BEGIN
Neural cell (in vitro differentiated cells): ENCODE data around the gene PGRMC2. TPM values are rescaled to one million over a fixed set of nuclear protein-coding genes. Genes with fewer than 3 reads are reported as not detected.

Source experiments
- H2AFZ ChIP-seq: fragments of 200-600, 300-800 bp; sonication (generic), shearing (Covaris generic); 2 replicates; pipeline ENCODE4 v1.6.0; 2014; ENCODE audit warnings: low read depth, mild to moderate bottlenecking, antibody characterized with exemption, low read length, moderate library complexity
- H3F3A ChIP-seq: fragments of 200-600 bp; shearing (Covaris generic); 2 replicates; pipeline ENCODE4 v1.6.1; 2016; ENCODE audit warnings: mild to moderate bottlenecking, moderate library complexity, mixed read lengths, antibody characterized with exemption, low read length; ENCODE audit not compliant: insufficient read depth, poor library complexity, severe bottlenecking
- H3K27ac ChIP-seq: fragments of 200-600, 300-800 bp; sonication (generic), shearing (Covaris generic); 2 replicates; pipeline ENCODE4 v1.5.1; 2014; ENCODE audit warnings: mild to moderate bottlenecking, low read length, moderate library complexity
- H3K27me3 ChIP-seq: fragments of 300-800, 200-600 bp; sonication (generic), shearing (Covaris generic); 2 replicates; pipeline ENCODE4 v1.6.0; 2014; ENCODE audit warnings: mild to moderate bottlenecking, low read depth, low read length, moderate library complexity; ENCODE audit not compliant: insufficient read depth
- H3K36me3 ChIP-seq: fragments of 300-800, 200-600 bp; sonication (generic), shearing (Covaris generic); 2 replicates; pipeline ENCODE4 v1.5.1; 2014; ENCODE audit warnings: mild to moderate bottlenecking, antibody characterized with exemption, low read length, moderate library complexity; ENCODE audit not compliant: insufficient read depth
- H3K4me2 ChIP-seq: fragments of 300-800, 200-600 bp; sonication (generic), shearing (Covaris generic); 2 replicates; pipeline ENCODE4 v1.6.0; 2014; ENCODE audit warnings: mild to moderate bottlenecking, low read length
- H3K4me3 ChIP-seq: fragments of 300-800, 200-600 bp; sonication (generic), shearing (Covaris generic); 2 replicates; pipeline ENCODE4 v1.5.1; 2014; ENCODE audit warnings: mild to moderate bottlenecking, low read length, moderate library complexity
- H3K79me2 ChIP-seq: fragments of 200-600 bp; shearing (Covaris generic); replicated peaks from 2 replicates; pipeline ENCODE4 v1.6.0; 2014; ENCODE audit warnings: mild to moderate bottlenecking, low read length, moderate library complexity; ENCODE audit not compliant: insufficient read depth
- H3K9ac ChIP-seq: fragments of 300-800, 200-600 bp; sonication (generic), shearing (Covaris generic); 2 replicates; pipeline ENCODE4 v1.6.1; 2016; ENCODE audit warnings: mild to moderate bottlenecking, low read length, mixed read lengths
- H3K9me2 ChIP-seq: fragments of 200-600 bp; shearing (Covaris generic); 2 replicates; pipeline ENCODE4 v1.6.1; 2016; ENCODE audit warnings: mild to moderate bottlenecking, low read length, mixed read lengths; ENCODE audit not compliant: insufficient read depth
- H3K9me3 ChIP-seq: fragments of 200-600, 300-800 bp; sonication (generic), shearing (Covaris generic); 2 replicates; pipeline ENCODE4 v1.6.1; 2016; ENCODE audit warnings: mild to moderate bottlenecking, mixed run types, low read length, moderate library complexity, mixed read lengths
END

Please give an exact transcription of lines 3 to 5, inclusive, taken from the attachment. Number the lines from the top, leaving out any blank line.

- H2AFZ ChIP-seq: fragments of 200-600, 300-800 bp; sonication (generic), shearing (Covaris generic); 2 replicates; pipeline ENCODE4 v1.6.0; 2014; ENCODE audit warnings: low read depth, mild to moderate bottlenecking, antibody characterized with exemption, low read length, moderate library complexity
- H3F3A ChIP-seq: fragments of 200-600 bp; shearing (Covaris generic); 2 replicates; pipeline ENCODE4 v1.6.1; 2016; ENCODE audit warnings: mild to moderate bottlenecking, moderate library complexity, mixed read lengths, antibody characterized with exemption, low read length; ENCODE audit not compliant: insufficient read depth, poor library complexity, severe bottlenecking
- H3K27ac ChIP-seq: fragments of 200-600, 300-800 bp; sonication (generic), shearing (Covaris generic); 2 replicates; pipeline ENCODE4 v1.5.1; 2014; ENCODE audit warnings: mild to moderate bottlenecking, low read length, moderate library complexity